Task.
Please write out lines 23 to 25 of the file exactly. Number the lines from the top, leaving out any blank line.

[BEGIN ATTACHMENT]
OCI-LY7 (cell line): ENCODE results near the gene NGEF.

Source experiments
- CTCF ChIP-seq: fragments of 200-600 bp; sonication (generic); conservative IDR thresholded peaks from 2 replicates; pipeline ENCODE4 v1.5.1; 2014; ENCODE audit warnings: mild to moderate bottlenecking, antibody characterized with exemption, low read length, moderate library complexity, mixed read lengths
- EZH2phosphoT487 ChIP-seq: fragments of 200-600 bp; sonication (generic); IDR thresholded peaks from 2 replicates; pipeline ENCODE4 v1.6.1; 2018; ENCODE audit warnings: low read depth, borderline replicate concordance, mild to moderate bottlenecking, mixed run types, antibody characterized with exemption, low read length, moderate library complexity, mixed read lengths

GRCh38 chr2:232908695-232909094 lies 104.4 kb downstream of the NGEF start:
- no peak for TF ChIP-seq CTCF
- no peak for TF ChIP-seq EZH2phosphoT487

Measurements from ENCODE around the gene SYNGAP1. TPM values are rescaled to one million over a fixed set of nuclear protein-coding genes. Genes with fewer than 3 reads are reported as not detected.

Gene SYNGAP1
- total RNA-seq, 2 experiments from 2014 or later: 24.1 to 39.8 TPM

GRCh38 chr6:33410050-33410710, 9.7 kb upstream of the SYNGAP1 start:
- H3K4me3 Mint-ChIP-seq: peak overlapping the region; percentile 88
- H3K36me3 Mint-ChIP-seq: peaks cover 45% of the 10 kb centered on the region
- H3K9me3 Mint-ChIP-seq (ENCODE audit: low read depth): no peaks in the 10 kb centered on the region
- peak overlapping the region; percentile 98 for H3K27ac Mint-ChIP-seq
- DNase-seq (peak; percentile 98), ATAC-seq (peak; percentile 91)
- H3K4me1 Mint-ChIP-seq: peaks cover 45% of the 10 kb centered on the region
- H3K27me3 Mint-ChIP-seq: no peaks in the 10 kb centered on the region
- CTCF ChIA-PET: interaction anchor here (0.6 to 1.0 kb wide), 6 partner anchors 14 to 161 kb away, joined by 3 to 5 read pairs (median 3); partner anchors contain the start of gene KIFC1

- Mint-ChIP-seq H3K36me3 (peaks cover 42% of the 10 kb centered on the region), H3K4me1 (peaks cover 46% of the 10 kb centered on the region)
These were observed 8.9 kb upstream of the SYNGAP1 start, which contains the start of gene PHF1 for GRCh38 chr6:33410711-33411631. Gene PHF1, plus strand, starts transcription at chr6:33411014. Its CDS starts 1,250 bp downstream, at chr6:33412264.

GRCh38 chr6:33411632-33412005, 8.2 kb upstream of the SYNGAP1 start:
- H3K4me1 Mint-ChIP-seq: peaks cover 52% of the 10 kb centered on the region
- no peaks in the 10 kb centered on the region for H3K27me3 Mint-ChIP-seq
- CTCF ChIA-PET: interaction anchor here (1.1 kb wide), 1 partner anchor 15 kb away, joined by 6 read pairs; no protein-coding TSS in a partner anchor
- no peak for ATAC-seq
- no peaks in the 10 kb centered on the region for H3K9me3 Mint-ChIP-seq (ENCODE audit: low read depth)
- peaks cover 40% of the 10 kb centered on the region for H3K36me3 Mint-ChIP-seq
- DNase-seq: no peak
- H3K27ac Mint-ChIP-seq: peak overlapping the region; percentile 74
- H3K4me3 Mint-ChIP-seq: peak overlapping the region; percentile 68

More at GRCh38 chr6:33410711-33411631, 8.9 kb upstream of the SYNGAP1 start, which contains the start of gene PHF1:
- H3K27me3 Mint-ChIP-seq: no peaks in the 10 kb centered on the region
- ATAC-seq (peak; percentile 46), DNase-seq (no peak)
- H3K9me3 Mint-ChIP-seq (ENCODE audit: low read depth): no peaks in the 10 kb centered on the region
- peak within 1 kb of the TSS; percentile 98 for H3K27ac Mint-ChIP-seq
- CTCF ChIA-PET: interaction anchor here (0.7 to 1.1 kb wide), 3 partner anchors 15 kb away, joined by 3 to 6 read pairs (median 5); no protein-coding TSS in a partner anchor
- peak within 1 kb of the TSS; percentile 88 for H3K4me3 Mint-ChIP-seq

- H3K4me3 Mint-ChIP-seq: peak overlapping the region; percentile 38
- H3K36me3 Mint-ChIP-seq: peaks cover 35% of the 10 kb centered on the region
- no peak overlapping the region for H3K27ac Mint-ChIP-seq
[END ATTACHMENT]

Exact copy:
- H3K4me1 Mint-ChIP-seq: peaks cover 52% of the 10 kb centered on the region
- no peaks in the 10 kb centered on the region for H3K27me3 Mint-ChIP-seq
- CTCF ChIA-PET: interaction anchor here (1.1 kb wide), 1 partner anchor 15 kb away, joined by 6 read pairs; no protein-coding TSS in a partner anchor